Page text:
Patrick Schaefer

As the head of a new El Paso-based think tank, Patrick Schaefer hopes to answer some of the region’s most intractable social and economic questions.

Why is it that El Paso’s median income was on par with the nation in the 1950s but is now at least 30-percent lower, and what might turn that around?

Why do some college grads have to leave El Paso to find good jobs, and what could bring them back?

How significant is the region’s “hidden” purchasing power?

Schaefer is the executive director of the Hunt Institute for Global Competitiveness at the University of Texas at El Paso, which is backed by businessman and philanthropist Woody Hunt.

Last month, the institute’s creation was announced by Hunt, CEO of Hunt Companies, and UTEP President Diana Natalicio. The Hunt Family Foundation donated $4 million to UTEP’s Centennial Campaign to establish the institute.

What makes the institute unique is its focus on what it calls “trans-boundary economic and social development.” It will study how a metroplex encompassing three states and two nations, divided by a jumble of county, city, state and federal boundaries, can work better together.

The idea is that each division exacts an economic cost – bridge wait times on the U.S.-Mexico border, for example – so that helping the various jurisdictions better understand each other and work together can have a real world impact, Schaefer said.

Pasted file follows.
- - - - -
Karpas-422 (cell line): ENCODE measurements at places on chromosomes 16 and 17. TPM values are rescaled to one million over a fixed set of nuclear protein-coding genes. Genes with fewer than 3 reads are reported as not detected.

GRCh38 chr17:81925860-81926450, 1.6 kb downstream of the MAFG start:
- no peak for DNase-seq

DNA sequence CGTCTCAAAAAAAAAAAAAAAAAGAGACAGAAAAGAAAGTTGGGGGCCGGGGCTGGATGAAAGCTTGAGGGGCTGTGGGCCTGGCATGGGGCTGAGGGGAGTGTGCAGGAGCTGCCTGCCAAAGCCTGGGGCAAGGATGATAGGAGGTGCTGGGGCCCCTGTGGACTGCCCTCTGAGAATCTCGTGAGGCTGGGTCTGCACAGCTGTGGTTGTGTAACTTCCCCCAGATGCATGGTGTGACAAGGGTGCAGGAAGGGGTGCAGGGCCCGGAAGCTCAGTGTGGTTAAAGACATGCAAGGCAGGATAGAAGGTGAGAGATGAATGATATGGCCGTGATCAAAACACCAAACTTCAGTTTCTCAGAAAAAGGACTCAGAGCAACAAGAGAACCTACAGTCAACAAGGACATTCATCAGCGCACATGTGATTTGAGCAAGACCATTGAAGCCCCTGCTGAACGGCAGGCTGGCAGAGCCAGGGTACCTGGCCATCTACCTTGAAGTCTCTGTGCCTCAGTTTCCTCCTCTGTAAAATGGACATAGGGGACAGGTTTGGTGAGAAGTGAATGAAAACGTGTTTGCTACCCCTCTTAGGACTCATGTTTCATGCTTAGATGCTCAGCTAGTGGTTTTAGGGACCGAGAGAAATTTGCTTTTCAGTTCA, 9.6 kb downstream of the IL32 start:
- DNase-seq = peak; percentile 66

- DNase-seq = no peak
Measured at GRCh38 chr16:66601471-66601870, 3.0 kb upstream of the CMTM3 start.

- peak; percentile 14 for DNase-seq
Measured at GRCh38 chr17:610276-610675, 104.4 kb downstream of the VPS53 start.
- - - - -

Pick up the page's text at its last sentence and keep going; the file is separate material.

So the institute will collect data and write research reports in five areas: business and economic development, energy and natural resource management, infrastructure and urban planning, public health, and education. The data is being published on the institute’s website,

Besides his job as director of the institute, Schaefer is also an adjunct law professor and teaches at universities in Juárez as well as at UTEP.

Before taking the job at the institute, he was an assistant district attorney in Las Cruces, New Mexico, and, before that, worked for the World Bank in Washington, D.C.

Schaefer received his law degree from the University of New Mexico School of Law. He took an unconventional path to graduation, studying abroad in Mexico and Brazil.

He received his master of laws degree from the Universidad Católica Portuguesa in Portugal, where he was a Fulbright Scholar.

Schaefer said he’s always been interested in comparative systems – specifically, how different countries deal with similar issues.

He has also worked as a Peace Corps volunteer in Honduras and for the Organization of American States and the Inter-American Development Bank. He speaks Spanish and Portuguese, as well as English.

Schaefer sat down with El Paso Inc. and a talked about why the institute is needed, what it will do and how it might answer some of those sticky questions.